The budget plan at the UA is continually revised but never responds to student concerns. Buildings are constructed with high-tech equipment, modern architecture and sophisticated landscaping while older buildings (where students spend the majority of time) fall apart and are in desperate need of renovation. To decrease the cost of expenditures on employee salaries, experienced faculty are laid-off while less experienced faculty such as graduate students take their places. The majority of my undergraduate classes were taught by graduate students who'd rather be writing their theses than teaching. The budget supports the school but not the students.
It is really hard to choose something negative about my school, because I love it. However, the majority of students here are Caucasian. The minorities such as African American and Latino are no where to be found on campus. There are business and volunteer sororities and fraternities for these minorities, but it appears as though they are not as socially accepted as the majority. Arizona could benefit from including those minorities and making it more socially acceptable to include them in the social sororities and fraternities for example. Even though this is an issue, Arizona is still the best campus.
The worst aspect about the University of Arizona currently is the University's website. People cannot find the information they seek due to its updated design. This is frustrating for users because they cannot find useful information, which can be time-sensitive. Prospective students will be turned off, current students have trouble navigating their own school (online), and other people interested in a variety of programs the university has will be put off by its confusing layout. This is the worst part about my school because it sheds bad light on itself while it is a great university.
Historically, Arizona taxpayers have not considered education their top priority. Because of this, Arizona universities have met their budgets by increasing tuition costs. When I enrolled at UA as an undergraduate in 2002, resident tuition was under $2,000/semester. Each year of my undergraduate career, the Board of Regeants passed a tuition hike, and undergraduate tuition came to $3,500/semester at the time of my graduation in 2007. Now, as a graduate student at the UA, I struggle to cover the higher tuition costs in order to get an education I can use to serve my community.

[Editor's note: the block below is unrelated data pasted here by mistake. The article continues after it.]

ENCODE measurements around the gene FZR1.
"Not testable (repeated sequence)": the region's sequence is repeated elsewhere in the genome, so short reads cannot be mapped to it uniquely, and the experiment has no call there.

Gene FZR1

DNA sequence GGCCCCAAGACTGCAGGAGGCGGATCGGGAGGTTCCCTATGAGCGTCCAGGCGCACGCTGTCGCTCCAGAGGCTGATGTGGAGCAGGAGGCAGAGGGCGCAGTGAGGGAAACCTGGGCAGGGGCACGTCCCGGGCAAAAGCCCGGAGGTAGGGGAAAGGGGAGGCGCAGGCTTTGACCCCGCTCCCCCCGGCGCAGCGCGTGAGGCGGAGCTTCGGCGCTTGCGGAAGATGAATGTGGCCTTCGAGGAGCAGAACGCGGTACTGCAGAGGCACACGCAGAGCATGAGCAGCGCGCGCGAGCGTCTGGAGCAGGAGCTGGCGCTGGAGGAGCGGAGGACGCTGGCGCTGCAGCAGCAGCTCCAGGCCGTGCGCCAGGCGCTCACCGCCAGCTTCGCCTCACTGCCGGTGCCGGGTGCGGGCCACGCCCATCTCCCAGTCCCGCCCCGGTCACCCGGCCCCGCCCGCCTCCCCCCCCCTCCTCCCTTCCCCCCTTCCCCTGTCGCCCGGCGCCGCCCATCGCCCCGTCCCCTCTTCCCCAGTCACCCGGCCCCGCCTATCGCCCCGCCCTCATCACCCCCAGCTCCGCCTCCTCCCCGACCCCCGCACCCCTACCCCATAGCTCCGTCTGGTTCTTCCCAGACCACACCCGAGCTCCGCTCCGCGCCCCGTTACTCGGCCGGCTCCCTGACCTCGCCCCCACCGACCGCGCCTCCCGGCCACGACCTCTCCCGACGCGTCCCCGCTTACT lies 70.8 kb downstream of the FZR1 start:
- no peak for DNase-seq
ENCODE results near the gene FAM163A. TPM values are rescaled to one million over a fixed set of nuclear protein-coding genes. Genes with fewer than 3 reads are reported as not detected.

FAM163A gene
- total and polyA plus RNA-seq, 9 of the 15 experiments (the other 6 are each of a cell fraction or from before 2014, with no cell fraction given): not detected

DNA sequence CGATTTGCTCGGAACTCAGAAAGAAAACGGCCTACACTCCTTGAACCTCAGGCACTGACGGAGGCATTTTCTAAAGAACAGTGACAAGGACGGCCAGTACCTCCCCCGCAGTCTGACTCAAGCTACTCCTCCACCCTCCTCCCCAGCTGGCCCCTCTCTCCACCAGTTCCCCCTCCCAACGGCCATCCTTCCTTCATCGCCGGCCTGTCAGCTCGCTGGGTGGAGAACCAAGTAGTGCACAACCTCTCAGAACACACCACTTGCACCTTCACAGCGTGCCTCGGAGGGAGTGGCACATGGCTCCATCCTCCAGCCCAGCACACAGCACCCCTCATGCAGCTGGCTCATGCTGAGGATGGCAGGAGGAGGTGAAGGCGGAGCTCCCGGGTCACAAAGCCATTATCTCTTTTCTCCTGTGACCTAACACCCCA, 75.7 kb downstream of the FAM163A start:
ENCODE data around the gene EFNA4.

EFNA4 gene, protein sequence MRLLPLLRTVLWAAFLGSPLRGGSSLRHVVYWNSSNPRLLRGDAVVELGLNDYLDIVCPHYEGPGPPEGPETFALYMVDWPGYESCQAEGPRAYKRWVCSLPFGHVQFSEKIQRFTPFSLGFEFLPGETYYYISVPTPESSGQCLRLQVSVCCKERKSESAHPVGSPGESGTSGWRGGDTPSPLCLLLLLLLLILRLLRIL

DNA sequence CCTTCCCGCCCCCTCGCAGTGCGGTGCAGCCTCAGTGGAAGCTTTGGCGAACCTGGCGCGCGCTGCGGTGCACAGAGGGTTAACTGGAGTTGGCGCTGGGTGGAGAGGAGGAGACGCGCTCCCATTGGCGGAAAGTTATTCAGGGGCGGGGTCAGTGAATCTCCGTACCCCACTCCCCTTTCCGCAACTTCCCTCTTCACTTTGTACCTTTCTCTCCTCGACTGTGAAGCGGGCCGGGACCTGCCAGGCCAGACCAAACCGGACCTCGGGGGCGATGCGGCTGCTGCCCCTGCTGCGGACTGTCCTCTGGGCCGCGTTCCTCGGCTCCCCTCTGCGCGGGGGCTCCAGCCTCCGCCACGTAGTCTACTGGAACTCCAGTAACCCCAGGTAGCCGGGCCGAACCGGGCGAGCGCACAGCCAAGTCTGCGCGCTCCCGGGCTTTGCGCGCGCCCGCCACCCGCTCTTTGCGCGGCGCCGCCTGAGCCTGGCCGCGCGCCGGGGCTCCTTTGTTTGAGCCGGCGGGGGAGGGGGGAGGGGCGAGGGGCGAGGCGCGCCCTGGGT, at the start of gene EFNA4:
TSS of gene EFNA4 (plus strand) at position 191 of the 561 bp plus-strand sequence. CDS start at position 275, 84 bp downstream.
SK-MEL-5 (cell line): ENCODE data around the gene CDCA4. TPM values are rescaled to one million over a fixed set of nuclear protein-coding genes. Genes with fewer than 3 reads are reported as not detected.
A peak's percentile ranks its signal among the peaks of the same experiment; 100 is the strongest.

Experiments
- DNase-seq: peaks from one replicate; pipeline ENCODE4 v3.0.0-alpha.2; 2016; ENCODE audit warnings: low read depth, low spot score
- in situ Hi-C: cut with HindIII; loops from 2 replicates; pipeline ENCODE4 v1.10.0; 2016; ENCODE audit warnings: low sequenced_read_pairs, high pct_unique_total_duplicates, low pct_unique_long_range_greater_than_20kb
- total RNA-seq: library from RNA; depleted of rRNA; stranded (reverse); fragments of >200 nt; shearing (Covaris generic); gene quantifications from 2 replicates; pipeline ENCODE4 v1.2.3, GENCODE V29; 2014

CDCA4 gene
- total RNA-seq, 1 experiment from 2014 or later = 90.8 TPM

Opportunities are more often marked by an availability of options than by the lack thereof. At the University of Arizona, the issues posed by a plethora of routes to success creates a problem. WIth over 400 clubs and organizations with the possibility of expansion on a student's whim, selecting among these activities has been by far one of the most difficult things I have had to do. Do I advocate with the Buddhists for Peace? Stand up against genocide in Sudan with STAND? Alleviate and placate children in hospitals with Muracles? In any case, sometimes more options is worse.
The lack of academic integrity and discipline is a frustrating sight to see on my school’s campus. Students place a heavier emphasis on partying and lounging around than caring for their studies. Although striking a balance between going to school and having a social life is difficult at times, I have seen some classes only a quarter occupied because students choose to do other activities instead of attending class. There should be more punitive measures for ditching classes, but I suppose it is a lesson that life will teach inevitably. Some people care, and others do not.
The worst thing about the University of Arizona is its Mathematics Department. The classes are needlessly complicated, and the majority of the teachers who teach the class are graduate students (most of which are not helpful). The math department ranks the lowest in passing rates and it is under scrutiny for doing so. Plus, the math department has set up different curriculum for Calculus students who are pressured into working for 3 weeks straight and taking a test to move onto the second half of the course while those who don't pass are forced to repeat that math class.
This is a large research university and as such must accommodate a substantial amount of students, professors and consequently, agendas. While I feel the school does an excellent job fortifying its integrity as an educational institution, the economic condition of the state and country is inducing many unnecessary (and hopefully temporary) setbacks as far as financial affordability and teacher to student ratio. The sad consequences of budget cuts to education have an arching effect through the institution, though this is most likely true throughout the nation.
Although the University of Arizona has numerous positive qualities to it there is a certain characteristic, or more like a lack of a characteristic that bothers me. My school lacks school spirit in the same way that Arizona State University lacks an academic reputation. Maybe I have been spoiled coming from Texas where the state schools all overachieve in every possible thing and thus have a high level of school spirit. But when I show up to a football game and the stands are not even close to being filled up ten minutes before kickoff, that is a problem.
The worst thing about the University of Arizona would have to be the lack of assisstance. Through the registration process, waiting on responses to calls, returning calls and having it go straight to voicemail, hearing about lectures or after school opportunities after it's too late to attend or participate. Also, the University of Arizona has a lot to offer academically, but I find their minor selection very minimal. Students looking to attend this school are looking for the best degree, and even though most majors require a minor, the choices are bleak.